In the FT Weekend Magazine, Rowley Leigh offered mozzarella with fritteda (stewed spring vegetables — others have been calling it vignarola). I liked his comment: “I look forward to the next few months, when most food tastes best tepid. Unlike my parents’ generation, I care less for “hot” food, preferring to steer a nice lukewarm course between the Scylla and Charybdis of sizzling and stone cold.”

In Saturday’s Times Magazine, Donna Hay’s meal plan for the week feels a little autumn-wintery (explained, perhaps, by the fact she/her eponymously titled magazine is Australian?). Bookmark semolina dumpling soup, wholemeal spaghetti with cavelo nero pesto and goat curd, chorizo and ricotta lasagne with crispy oregano for six months time, yeah?


The Sunday Times’s ‘The Dish’ section had a handful of recipes from The Wolseley. Can’t say any jumped out at me, though of course a chilled minted pea soup and creme fraiche would go down nicely. Candice Brown’s coconut and lime madeleines intrigue, too.

I miss Jeremy Lee’s King of Pudding’s column in the Guardian’s ‘Cook’ supplement (I miss Cook tbh). So it was divine to read his words and see a recipe for apricot and almond tart in the Evening Standard Magazine towards the end of last week. Incidentally, Jeremy names his top 5 puds as: peach melba, apricot and almond tart, cherry clafoutis, bread and butter pudding and steamed ginger pudding. It’s hard to argue with the man (seriously, take the afternoon off work and go and pile through his dessert menu at Quo Vadis), but I’ve been ruminating all weekend and still haven’t come up with my alternative list. What would yours be?…

Some of the best jams I’ve ever eaten have been made by Lillie O’Brian, who owns and jams at the London Borough of Jam. A treat, then, to see her recipes in The Telegraph, and also that she’s got a book out. She’s a fantastic matcher or flavours — in the extract alone there’s blackcurrant and almond, raspberry and liquorice, peach and lemon, strawberry and white balsamic. Get to a pick your own farm over the next month or two and fill your boots.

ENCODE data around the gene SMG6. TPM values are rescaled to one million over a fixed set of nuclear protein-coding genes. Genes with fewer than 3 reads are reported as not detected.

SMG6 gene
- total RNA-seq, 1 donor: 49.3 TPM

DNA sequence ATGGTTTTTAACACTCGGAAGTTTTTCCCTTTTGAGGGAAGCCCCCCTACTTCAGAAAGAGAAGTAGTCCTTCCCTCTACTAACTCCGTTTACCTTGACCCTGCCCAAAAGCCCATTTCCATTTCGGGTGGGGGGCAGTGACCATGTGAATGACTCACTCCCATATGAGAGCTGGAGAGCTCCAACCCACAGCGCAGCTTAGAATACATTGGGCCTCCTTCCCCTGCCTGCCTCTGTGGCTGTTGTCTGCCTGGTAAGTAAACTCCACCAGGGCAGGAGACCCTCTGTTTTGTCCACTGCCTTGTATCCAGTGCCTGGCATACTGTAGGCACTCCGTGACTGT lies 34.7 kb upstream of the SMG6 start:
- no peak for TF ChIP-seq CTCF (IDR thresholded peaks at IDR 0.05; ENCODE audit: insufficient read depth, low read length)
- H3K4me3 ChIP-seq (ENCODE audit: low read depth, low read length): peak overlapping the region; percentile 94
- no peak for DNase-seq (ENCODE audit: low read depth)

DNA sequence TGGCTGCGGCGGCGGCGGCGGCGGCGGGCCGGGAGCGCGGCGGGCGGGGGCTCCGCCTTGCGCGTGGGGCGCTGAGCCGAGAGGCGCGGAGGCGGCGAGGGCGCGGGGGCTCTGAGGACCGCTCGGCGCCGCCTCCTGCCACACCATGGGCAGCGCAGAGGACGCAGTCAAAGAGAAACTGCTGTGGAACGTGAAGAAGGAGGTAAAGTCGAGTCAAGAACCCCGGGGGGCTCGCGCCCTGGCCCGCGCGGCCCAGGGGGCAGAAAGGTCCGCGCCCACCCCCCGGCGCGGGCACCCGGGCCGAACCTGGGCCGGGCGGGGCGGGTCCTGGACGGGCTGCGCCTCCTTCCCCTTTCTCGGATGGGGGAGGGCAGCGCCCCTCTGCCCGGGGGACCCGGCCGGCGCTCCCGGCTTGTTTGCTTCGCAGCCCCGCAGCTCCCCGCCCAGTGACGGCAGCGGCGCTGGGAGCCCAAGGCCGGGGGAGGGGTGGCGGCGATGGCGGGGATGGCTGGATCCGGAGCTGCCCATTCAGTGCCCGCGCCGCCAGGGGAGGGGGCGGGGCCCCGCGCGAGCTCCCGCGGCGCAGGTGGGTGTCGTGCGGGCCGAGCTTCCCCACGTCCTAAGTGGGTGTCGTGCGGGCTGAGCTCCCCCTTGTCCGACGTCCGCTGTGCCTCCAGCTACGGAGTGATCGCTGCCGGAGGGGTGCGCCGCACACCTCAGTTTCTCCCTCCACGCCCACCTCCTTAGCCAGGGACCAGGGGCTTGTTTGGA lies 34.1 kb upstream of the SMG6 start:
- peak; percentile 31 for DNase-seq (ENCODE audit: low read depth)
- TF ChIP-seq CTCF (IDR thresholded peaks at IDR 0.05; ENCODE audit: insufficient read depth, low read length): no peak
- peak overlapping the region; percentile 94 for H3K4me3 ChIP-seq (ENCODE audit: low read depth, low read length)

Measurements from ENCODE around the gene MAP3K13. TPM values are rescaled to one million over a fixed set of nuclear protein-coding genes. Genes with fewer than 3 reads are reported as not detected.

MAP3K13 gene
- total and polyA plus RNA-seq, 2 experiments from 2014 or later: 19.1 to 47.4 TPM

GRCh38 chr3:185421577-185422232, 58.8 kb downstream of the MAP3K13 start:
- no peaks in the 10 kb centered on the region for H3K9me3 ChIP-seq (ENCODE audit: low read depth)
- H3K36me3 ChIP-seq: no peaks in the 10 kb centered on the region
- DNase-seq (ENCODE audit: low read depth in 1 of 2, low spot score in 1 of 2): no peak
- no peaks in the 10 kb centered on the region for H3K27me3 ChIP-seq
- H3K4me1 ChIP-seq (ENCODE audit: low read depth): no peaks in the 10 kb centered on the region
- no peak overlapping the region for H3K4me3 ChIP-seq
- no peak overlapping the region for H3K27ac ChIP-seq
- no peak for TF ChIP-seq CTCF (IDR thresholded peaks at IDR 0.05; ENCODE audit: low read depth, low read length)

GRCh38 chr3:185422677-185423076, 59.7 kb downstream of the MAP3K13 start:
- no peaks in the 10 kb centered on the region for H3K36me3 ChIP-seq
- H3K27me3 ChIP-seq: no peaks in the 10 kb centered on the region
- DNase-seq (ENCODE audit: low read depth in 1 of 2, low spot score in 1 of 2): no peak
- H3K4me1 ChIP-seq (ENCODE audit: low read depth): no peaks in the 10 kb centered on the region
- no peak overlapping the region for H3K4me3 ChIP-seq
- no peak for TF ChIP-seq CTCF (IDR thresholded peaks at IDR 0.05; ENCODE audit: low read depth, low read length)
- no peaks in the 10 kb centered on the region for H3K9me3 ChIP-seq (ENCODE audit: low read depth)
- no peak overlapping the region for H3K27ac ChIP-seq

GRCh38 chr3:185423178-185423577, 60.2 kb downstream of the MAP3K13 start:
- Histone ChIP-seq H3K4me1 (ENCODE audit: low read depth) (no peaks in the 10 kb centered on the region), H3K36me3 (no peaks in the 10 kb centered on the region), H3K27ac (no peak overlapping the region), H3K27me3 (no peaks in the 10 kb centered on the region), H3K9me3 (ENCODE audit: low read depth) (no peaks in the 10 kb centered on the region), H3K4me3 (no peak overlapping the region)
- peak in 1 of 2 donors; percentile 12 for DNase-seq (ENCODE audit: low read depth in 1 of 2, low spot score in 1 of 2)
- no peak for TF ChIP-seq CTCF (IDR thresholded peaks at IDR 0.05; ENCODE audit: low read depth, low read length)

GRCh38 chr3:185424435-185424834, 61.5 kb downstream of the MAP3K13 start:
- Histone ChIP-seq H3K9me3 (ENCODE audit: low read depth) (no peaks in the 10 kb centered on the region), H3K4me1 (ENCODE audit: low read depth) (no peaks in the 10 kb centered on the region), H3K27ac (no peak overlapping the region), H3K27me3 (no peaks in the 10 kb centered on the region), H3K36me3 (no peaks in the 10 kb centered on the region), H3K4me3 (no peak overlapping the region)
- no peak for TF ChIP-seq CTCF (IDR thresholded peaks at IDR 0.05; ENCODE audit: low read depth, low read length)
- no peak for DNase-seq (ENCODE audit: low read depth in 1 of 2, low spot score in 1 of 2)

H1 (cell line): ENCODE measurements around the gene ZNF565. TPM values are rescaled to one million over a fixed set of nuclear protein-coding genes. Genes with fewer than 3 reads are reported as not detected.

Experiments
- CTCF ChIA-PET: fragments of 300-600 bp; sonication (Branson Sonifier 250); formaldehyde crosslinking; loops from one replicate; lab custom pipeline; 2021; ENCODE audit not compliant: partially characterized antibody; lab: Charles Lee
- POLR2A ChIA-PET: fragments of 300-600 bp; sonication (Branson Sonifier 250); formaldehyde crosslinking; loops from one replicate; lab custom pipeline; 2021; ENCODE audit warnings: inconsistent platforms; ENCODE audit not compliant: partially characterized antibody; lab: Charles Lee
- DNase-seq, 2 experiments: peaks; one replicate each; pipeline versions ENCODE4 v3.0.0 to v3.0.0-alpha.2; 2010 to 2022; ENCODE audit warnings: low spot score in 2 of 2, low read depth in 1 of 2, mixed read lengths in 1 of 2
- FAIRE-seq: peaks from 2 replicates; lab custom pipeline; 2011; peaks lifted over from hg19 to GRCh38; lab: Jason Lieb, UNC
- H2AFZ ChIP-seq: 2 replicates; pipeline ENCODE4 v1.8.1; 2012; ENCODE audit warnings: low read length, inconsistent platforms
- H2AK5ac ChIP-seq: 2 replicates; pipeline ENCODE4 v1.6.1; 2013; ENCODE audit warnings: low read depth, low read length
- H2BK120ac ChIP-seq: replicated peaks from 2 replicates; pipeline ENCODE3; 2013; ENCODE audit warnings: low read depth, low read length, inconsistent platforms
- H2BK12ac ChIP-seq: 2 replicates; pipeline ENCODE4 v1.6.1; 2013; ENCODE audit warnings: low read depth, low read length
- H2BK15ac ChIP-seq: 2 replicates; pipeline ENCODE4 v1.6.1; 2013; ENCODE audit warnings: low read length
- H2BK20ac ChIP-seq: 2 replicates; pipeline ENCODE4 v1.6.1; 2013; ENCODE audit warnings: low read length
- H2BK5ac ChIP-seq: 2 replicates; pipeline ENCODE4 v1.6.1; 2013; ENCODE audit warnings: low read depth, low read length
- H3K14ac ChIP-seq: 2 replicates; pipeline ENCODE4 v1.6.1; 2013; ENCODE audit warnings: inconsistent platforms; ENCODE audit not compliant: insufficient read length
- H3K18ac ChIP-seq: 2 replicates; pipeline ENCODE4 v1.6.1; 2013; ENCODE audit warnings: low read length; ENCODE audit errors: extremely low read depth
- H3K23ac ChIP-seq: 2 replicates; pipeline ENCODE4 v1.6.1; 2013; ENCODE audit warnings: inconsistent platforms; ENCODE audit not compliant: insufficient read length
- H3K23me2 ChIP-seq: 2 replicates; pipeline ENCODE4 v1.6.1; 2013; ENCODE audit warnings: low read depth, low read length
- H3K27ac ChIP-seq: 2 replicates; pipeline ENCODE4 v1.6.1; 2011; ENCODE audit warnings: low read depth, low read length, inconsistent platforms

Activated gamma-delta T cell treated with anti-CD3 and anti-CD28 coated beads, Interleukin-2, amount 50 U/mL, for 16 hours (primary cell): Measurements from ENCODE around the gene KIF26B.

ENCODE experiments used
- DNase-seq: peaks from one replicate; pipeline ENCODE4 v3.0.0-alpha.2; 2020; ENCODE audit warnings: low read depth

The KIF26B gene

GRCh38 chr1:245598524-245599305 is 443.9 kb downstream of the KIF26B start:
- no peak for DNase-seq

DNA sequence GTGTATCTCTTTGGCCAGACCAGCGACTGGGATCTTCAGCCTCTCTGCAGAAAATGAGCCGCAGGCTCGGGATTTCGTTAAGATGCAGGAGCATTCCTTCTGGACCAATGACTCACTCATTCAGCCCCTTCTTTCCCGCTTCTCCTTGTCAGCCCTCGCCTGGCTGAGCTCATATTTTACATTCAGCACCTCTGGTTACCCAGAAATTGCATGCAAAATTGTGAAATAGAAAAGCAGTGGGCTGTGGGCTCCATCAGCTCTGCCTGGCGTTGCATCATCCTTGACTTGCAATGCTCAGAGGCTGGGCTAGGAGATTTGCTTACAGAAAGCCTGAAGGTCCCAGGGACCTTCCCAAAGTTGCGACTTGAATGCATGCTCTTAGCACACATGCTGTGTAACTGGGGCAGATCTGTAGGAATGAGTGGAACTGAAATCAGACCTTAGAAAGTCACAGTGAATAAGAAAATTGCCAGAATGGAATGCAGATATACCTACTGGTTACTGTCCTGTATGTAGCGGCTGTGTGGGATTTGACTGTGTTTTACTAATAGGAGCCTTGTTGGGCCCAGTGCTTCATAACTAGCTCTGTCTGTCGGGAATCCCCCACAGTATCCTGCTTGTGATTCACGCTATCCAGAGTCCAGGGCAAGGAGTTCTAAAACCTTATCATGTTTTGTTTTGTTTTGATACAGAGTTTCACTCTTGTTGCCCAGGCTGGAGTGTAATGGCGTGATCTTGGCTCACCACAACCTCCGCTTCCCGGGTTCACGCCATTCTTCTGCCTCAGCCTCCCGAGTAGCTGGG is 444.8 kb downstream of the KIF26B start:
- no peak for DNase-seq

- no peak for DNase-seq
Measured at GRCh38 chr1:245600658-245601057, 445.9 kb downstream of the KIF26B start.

From the internet

I really like the look of Lizzie Mabbott’s steamed aubergine salad.

Ditto Helen Grave’s brilliant burnt courgette salad.

This roux geekery is actually quite important — the variation of colour (and ultimately flavour) is not something that’s written about or explained clearly enough in recipes and on TV.

While we were away

Gawp at Nigel Slater’s beetroot fritters.

Dribble over Thomasina Miers’ chargrilled mackerel with star anise and pineapple relish.

Read Rachel Roddy on the delectable matter of barbecued (spiralled) sausage and roasted, peeled and vinegared red peppers.

Put Anna Jones’ pea, mint and preserved lemon filo tart on your to do list.

Browse lots of excellent early summer cooking in The Sunday Telegraph Stella Magazine via Borough Market, including Lesley Holdship’s red mullet and shaved summer salad; asparagus, paneer and mango salad with pistachio chutney by Meera Sodha; and my asparagus and sorrel puff tart and more.

Then click over to the Financial Times, who’ve put their vegetarian recipes in one spot. Free to view, too, I think.

Weekend Menu, 2 & 3 June 2018

Beetroot fritters

Nigel Slater, The Observer Magazine

Baked cod, red pepper and pumpkin seed salsa and baked rice

Yotam Ottolenghi, The Guardian ‘Feast’

Apricot and almond tart

Jeremy Lee, The Evening Standard Magazine